One of the landmark properties of the Southern Riverina is back in play for the second time in a decade, following the listing for sale of historic “Nangunia” at Berrigan.
The 1819 hectare (4495ac) mixed farming property is owned by Simon and Emma Steel, who are selling to pursue their other interests – Simon as an agricultural contractor and Emma as a racehorse trainer. They have listed “Nangunia” for sale by expressions of interest with Matt Horne of Elders Deniliquin, and offers of around $5.5 million (plus crops) are expected when bids close on October 4.
The Steels, who hailed from Geelong in Victoria, bought “Nangunia” in November 2009 from former Queenslanders Warwick and Helen Ashby, highlighting the property’s nationwide appeal.
Its interstate ownership succession would no doubt have appealed to the property’s illustrious earlier owner, Emmanuel James Gorman, who was a prominent late-1800s advocate for federation. Gorman, also an early activist for water conservation in the Murray Valley, bought “Nangunia” with partners in 1898 as a largely unimproved grazing run of just over 27,000 acres (10,800ha).
Recognising the farming potential of the property, he promptly sold off some 6500ha in subdivision, and on the balance he ran 12,000 sheep and cropped some 1200ha. Before selling the property and moving to Sydney in 1921, he left a lasting memorial in the shape of the magnificent “Nangunia” homestead, which remains a key selling point.
The mixed farming formula introduced by Gorman on “Nangunia” persists to this day, with the present owners typically cropping 1220ha in winter rotations alongside a Merino flock of 1600 breeding ewes. Situated six kilometres south-east of Berrigan and 117km north-west of Albury, “Nangunia” comprises level to gently undulating country of self-mulching grey soils, red sandy loam and granite rises.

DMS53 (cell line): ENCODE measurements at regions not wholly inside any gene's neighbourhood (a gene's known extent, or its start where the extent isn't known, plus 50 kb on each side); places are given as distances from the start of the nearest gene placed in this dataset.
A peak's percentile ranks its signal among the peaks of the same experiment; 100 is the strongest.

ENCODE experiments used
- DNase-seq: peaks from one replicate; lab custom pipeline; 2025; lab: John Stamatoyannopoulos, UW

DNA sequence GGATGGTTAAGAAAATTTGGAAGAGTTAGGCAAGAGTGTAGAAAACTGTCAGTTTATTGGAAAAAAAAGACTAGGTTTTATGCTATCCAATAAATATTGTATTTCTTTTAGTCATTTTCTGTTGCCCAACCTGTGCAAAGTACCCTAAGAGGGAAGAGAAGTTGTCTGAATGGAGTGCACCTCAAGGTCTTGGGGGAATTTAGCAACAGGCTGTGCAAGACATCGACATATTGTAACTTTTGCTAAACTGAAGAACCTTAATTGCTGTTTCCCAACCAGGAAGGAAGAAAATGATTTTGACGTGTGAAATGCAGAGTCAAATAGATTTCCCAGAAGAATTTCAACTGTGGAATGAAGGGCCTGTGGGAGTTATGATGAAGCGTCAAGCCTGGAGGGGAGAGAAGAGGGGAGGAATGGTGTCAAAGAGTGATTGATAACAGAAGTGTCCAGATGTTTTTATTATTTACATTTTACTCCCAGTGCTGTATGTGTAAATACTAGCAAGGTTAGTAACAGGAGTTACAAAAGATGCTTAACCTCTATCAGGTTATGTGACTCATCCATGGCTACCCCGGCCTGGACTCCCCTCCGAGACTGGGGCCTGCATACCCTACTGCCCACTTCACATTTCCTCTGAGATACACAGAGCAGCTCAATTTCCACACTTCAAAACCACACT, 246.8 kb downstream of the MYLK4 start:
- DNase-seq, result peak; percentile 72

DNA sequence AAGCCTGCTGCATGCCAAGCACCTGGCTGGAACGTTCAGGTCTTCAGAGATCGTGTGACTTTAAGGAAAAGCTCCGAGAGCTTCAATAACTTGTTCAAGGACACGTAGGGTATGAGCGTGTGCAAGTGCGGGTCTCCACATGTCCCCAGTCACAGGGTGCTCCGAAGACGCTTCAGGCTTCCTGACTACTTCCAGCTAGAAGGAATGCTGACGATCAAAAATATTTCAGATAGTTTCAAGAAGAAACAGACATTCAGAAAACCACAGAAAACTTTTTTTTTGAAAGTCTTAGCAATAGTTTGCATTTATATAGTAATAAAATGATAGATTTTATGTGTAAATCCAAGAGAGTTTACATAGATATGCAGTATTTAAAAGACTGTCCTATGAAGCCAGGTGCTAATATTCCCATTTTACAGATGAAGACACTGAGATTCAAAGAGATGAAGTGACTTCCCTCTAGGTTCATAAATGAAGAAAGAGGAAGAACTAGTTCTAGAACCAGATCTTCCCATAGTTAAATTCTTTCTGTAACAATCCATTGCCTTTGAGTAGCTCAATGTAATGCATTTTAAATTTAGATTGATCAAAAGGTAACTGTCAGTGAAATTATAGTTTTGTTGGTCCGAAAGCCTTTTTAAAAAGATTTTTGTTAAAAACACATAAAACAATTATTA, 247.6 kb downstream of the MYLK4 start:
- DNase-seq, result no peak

Timbered originally by yellow and grey box, bull oak and Murray pine, the property retains strategically situated shade and shelter belts and also incorporates the 390ha Nangunia Wetland. This year’s cropping program comprises 1090ha of wheat, canola and barley which at last report was “hanging in” and showing harvest potential given reasonable spring rain.
Average rainfall is 450mm and the property is watered by dams and a piped stock and domestic supply from Murray Irrigation via the Mulwala Canal. The property also grows rice when water is available, and comes with five West Corurgan water entitlements and 238ha of irrigation country (some still under development) with potential to increase. The impressive “Nangunia” homestead, built in 1907 by John Ford and faithfully preserved by later owners, combines a unique blend of Victorian and Edwardian influences.
Built using bricks made on the property and Murray pine flooring, the five-bedroom home features wide verandahs, imported pressed-metal ceilings, stained glass windows and 10 ornate fireplaces. It is set in landscaped gardens with computerised watering system, and flanked by a 15-metre solar-heated in-ground pool and accompanying pool-house and bar area. A renovated two-bedroom cottage provides additional accommodation. Working infrastructure includes a five-stand (four equipped) woolshed restumped in 2008, sheep yards with five-way draft, machinery shed, drive-through workshop, a 550-tonne grain shed and nearly 6000 tonnes of silo storage.